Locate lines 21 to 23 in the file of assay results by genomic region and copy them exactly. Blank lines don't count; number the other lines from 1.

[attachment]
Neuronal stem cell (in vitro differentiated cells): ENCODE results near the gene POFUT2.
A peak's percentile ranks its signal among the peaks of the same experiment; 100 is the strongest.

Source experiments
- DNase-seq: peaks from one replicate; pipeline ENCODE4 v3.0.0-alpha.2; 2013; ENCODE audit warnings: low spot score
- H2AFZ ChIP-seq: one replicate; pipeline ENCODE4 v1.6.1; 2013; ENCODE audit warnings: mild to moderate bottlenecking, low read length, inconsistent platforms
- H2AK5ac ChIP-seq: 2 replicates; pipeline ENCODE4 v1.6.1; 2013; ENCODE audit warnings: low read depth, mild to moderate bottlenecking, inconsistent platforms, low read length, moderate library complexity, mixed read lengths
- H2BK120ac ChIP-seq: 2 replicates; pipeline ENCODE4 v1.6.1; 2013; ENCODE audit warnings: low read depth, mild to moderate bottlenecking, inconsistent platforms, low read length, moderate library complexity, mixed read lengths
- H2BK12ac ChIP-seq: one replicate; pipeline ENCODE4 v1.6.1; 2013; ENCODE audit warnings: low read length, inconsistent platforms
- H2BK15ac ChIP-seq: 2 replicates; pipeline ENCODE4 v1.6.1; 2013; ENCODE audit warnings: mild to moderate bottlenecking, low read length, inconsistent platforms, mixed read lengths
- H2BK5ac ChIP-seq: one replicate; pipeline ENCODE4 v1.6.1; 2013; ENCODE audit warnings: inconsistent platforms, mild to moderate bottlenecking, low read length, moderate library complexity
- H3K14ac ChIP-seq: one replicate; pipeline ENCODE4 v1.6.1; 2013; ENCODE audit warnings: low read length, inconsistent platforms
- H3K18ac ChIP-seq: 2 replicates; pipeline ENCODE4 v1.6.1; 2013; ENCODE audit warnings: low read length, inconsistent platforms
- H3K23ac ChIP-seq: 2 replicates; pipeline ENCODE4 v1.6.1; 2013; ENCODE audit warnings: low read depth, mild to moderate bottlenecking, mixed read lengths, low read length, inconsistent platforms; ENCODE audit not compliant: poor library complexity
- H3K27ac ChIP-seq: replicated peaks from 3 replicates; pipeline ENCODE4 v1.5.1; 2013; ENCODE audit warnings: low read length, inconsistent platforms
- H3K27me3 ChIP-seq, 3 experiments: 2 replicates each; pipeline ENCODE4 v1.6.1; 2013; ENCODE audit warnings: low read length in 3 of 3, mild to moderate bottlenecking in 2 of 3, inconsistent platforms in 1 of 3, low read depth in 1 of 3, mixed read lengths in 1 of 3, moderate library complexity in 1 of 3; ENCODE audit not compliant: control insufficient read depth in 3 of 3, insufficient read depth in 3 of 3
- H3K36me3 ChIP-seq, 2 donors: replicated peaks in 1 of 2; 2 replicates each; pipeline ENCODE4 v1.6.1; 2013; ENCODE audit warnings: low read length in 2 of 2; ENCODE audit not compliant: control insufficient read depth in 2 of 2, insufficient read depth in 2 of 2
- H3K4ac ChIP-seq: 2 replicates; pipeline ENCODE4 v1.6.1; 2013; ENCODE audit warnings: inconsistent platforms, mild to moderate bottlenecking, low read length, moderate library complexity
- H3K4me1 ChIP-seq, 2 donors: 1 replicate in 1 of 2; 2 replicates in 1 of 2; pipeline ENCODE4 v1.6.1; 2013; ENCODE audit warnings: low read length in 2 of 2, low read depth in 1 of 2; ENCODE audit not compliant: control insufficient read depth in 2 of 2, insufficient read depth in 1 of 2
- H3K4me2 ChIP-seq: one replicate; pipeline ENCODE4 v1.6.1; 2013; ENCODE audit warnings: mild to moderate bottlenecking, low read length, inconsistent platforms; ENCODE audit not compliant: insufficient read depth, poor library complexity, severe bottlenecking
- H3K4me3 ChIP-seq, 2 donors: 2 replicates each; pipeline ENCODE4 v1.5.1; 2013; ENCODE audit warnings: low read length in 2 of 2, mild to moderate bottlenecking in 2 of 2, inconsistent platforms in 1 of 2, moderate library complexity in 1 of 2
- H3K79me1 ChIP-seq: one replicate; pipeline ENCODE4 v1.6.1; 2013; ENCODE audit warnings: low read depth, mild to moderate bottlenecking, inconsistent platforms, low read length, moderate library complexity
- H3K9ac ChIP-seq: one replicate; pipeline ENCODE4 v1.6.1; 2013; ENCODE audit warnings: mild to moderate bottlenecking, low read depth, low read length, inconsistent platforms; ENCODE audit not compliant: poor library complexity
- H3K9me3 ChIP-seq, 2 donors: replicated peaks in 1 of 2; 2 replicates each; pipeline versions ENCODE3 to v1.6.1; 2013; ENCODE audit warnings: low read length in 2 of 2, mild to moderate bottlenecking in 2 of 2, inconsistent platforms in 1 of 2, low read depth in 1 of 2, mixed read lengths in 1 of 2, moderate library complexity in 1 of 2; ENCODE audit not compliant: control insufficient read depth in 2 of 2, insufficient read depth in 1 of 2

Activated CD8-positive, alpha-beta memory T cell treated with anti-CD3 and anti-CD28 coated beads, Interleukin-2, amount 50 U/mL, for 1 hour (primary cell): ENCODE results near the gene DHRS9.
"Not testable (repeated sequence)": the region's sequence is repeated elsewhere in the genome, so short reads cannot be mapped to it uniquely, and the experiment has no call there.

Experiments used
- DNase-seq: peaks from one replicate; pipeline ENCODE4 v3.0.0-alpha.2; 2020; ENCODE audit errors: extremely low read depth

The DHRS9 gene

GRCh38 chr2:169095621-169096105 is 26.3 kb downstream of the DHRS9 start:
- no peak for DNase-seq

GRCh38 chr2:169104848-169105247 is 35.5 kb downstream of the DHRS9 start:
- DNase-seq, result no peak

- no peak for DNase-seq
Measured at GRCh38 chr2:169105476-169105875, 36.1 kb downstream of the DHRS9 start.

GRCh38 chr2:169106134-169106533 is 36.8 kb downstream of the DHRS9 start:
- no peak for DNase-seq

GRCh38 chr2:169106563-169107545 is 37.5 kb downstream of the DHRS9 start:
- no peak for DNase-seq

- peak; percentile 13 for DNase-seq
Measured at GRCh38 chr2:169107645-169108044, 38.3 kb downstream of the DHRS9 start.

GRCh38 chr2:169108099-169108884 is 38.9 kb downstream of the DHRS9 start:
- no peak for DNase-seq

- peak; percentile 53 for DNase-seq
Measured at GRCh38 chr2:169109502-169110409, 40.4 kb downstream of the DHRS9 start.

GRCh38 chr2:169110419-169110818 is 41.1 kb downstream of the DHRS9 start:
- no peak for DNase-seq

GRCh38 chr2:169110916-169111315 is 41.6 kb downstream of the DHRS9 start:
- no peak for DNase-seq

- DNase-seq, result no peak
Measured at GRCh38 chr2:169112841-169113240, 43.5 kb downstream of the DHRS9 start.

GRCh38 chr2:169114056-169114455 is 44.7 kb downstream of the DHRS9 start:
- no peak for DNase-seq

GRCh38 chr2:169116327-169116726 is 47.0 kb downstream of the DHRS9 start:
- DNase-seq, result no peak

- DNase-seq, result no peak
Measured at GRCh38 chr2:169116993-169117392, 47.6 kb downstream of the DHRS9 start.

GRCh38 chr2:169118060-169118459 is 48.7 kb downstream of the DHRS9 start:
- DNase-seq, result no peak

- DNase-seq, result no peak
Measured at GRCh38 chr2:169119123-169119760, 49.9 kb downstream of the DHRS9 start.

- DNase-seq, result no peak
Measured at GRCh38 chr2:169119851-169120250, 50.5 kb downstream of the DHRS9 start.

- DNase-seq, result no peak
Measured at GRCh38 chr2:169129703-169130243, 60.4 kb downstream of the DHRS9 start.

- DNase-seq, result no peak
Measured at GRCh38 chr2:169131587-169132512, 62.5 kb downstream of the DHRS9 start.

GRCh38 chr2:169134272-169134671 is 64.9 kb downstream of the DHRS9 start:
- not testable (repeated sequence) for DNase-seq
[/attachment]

- H3K79me1 ChIP-seq: one replicate; pipeline ENCODE4 v1.6.1; 2013; ENCODE audit warnings: low read depth, mild to moderate bottlenecking, inconsistent platforms, low read length, moderate library complexity
- H3K9ac ChIP-seq: one replicate; pipeline ENCODE4 v1.6.1; 2013; ENCODE audit warnings: mild to moderate bottlenecking, low read depth, low read length, inconsistent platforms; ENCODE audit not compliant: poor library complexity
- H3K9me3 ChIP-seq, 2 donors: replicated peaks in 1 of 2; 2 replicates each; pipeline versions ENCODE3 to v1.6.1; 2013; ENCODE audit warnings: low read length in 2 of 2, mild to moderate bottlenecking in 2 of 2, inconsistent platforms in 1 of 2, low read depth in 1 of 2, mixed read lengths in 1 of 2, moderate library complexity in 1 of 2; ENCODE audit not compliant: control insufficient read depth in 2 of 2, insufficient read depth in 1 of 2